Spending, I Wish I Could Quit You: Nagourney says the candidates "are not alone in seeing political benefit in returning to the spending issue"—the White House sees advantage in it, too. A White House strategist suggests that talking about spending cuts could help rally the Republican base in the fall. Old spin: Deficits don't matter. New spin: Deficits are a brilliant political ploy to get the Republican base exercised about Republican overspending. Bush has his message for November: "Vote for us—we're spent!"
Once again, Republicans seem to have doubled back on their contradictions. In the 1980s and again in the 1990s, party strategists discovered a serious design flaw in conservatism: The country wouldn't let Republicans cut government spending anywhere near as much as Republicans wanted to cut taxes. Compassionate conservatism was concocted to correct that glitch by just cutting taxes and letting government spending soar. The new design flaw: Voters don't like that, either.
Bill Clinton once summed up compassionate conservatism as a way to tell voters that we really wish we could help solve their problems with health care, education, and wages, but we just can't, and we're really sorry about it. In Memphis, the refreshingly candid Sen. Lindsey Graham came up with a new twist. He drew big cheers for telling delegates, "I am sorry for letting you down when it comes to spending your money."
Republicans have come full circle: These days, compassionate conservatism means even saying you're sorry for having been a compassionate conservative. ... 9:46 A.M. (link)
Saturday, Mar. 11, 2006
Domestic Affairs: When Slate broke the story that President Bush's former domestic-policy adviser Claude Allen had been arrested for allegedly swindling Target and Hecht's, my first reaction was to blame John Ehrlichman. Except for Ehrlichman, the domestic-policy job has been a safe haven for nerds, not fugitives. Most domestic policy advisers—Stu Eizenstat, Roger Porter, Carol Rasco, me—have been notoriously boring. You couldn't pick us out of a lineup, but you probably wouldn't find us in one, either.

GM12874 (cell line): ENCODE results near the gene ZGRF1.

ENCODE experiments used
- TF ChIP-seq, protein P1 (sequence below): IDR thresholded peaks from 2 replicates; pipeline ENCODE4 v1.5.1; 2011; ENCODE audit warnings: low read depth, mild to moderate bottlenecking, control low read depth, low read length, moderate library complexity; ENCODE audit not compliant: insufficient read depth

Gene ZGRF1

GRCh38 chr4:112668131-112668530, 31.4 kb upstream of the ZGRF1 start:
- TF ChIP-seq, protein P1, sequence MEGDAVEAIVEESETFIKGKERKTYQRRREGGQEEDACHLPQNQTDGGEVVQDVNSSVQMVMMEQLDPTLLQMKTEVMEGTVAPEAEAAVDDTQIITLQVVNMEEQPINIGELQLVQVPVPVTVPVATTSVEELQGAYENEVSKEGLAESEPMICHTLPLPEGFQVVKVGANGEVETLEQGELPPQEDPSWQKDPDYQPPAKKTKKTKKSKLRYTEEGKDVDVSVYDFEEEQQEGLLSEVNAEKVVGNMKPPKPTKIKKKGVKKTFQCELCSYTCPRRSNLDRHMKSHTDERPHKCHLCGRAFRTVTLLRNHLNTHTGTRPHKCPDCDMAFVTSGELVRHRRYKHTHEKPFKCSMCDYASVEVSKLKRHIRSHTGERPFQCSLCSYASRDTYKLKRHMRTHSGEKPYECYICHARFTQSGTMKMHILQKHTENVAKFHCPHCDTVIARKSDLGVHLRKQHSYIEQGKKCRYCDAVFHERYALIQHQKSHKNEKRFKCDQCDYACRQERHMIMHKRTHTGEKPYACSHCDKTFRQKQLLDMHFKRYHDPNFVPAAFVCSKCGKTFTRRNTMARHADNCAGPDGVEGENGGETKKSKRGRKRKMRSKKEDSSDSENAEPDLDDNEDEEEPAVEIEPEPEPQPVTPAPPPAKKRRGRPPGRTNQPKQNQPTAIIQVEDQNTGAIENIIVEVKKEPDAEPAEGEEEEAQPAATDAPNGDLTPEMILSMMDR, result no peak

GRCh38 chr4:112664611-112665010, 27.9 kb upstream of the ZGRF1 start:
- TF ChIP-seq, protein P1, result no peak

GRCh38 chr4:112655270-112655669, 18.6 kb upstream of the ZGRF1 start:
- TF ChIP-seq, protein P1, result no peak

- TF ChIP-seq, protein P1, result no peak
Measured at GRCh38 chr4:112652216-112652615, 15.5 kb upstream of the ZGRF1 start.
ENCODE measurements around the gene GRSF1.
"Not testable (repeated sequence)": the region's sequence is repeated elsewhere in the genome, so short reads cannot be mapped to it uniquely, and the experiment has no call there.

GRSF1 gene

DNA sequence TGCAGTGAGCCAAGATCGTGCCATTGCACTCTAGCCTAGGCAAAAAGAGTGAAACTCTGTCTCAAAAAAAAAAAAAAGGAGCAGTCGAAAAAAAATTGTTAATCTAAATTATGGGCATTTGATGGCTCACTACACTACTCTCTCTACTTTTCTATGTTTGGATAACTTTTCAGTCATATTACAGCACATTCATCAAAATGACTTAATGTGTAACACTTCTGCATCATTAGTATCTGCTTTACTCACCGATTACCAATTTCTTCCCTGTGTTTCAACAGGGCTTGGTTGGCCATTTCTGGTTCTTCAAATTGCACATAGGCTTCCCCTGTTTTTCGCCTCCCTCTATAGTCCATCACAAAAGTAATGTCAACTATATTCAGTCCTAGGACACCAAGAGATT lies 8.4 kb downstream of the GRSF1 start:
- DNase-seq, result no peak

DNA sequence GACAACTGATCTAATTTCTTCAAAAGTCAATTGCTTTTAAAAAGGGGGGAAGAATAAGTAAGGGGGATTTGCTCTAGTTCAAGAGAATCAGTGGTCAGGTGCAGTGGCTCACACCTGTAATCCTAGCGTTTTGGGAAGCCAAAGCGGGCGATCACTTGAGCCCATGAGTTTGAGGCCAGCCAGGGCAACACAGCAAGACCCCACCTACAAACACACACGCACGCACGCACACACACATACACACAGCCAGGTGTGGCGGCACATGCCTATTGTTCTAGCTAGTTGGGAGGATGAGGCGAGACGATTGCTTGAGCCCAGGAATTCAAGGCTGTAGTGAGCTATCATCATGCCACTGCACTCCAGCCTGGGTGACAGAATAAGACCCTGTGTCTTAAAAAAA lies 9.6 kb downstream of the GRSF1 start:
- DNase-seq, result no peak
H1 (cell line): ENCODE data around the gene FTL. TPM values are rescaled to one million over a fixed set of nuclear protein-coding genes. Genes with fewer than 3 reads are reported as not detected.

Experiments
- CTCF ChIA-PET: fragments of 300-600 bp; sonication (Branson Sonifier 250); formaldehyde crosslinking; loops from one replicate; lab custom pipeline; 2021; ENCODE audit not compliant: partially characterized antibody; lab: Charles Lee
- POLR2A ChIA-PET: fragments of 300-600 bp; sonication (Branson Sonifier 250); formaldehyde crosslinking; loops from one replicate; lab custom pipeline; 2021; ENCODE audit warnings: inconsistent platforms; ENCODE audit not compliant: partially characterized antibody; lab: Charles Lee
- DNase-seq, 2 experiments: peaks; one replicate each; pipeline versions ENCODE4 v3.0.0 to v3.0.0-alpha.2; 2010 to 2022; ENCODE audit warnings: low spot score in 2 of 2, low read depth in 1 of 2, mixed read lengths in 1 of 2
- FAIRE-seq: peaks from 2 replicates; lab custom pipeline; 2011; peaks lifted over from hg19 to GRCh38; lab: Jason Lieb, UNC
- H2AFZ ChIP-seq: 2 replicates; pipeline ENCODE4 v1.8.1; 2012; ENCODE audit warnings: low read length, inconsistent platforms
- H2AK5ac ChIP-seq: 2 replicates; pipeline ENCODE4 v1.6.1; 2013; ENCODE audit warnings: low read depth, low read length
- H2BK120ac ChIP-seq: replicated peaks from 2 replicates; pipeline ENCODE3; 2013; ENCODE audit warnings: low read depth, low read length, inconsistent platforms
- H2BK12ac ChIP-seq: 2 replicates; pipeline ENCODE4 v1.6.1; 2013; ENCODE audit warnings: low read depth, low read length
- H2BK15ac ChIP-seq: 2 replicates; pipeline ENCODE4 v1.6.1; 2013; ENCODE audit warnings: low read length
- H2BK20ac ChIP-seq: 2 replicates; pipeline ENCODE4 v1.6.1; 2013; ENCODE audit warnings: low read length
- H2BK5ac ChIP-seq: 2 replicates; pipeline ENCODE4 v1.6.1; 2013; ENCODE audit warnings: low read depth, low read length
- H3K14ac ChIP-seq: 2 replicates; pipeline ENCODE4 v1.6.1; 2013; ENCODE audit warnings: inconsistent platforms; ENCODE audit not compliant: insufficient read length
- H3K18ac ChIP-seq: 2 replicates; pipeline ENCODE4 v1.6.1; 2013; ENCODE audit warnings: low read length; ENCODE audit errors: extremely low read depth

Even otherwise colorful figures like Joe Califano and Pat Moynihan dulled to gray during their time above the Oval Office. Only Ehrlichman was able to break out of the domestic-policy rut and achieve the kind of genuine notoriety that is routine for other White House posts like chief of staff or national security adviser. He found time for obstruction of justice; the rest of us spent all our time fighting obstruction by HHS.
Stu Eizenstat once told me that when he came to the Carter White House, a bottle of whisky—with Ehrlichman's private label—was waiting for him in the domestic-policy-office safe. In 1981, Eizenstat left it behind for his successor. When I came along 15 years later, that bottle was long gone. But in 2001, I left a new bottle of whisky (and all the W's on my keyboard) for Margaret Spellings, who was Bush's domestic adviser until she became education secretary and turned the job over to Allen.
Like his boss, President Bush, Allen didn't make much of a mark on domestic policy. The job he'd really wanted in the first term was a federal judgeship, which he lost because of offensive comments he'd made as an aide to Jesse Helms.
Allen is accused of refund fraud—buying items and taking them to his car, then going back into the store to grab identical items and turn them in for a refund. The Washington Post says investigators documented fraudulent refunds for a Bose home-theater system, stereo equipment, clothes, and a photo printer.
If the allegations are correct, that's a sad way to go. Even in this White House, it is possible to believe in the Ownership Society a little too much. ... 12:52 A.M. (link)
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